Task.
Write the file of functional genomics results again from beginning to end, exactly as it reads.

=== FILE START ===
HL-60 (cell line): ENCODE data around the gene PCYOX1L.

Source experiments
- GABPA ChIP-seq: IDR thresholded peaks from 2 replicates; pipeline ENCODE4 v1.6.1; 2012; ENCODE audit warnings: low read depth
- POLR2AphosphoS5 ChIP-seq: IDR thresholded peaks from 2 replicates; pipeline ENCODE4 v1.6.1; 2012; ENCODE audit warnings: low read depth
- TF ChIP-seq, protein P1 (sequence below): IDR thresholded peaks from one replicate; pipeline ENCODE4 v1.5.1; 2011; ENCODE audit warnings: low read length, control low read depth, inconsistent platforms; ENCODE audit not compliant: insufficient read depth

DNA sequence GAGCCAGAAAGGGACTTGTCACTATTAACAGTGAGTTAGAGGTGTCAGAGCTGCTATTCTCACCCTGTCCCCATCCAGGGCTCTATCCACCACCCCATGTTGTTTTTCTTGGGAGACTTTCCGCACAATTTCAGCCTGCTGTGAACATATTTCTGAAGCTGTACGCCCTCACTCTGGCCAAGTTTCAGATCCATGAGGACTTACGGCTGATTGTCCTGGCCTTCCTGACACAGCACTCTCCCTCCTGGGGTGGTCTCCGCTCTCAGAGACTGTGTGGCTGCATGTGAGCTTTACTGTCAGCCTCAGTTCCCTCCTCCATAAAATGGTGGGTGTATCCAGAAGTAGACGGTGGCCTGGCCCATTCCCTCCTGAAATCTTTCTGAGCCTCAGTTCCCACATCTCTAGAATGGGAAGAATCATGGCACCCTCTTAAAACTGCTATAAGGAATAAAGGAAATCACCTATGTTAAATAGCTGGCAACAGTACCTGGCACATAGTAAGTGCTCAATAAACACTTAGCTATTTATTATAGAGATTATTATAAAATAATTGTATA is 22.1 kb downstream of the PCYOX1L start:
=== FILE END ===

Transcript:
HL-60 (cell line): ENCODE data around the gene PCYOX1L.

Source experiments
- GABPA ChIP-seq: IDR thresholded peaks from 2 replicates; pipeline ENCODE4 v1.6.1; 2012; ENCODE audit warnings: low read depth
- POLR2AphosphoS5 ChIP-seq: IDR thresholded peaks from 2 replicates; pipeline ENCODE4 v1.6.1; 2012; ENCODE audit warnings: low read depth
- TF ChIP-seq, protein P1 (sequence below): IDR thresholded peaks from one replicate; pipeline ENCODE4 v1.5.1; 2011; ENCODE audit warnings: low read length, control low read depth, inconsistent platforms; ENCODE audit not compliant: insufficient read depth

DNA sequence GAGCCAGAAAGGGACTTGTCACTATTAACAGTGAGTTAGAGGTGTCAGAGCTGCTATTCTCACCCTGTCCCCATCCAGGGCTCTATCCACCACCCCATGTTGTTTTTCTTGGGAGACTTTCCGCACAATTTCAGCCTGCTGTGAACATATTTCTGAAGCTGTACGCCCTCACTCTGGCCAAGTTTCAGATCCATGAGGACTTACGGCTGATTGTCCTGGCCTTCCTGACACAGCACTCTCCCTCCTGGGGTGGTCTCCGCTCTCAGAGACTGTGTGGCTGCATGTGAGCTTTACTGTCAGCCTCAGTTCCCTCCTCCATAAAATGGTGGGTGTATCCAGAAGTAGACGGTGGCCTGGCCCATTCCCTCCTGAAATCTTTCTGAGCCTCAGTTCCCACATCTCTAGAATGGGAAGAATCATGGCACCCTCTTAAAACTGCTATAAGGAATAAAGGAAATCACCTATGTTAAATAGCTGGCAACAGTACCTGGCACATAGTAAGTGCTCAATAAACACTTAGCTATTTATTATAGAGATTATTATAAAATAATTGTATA is 22.1 kb downstream of the PCYOX1L start: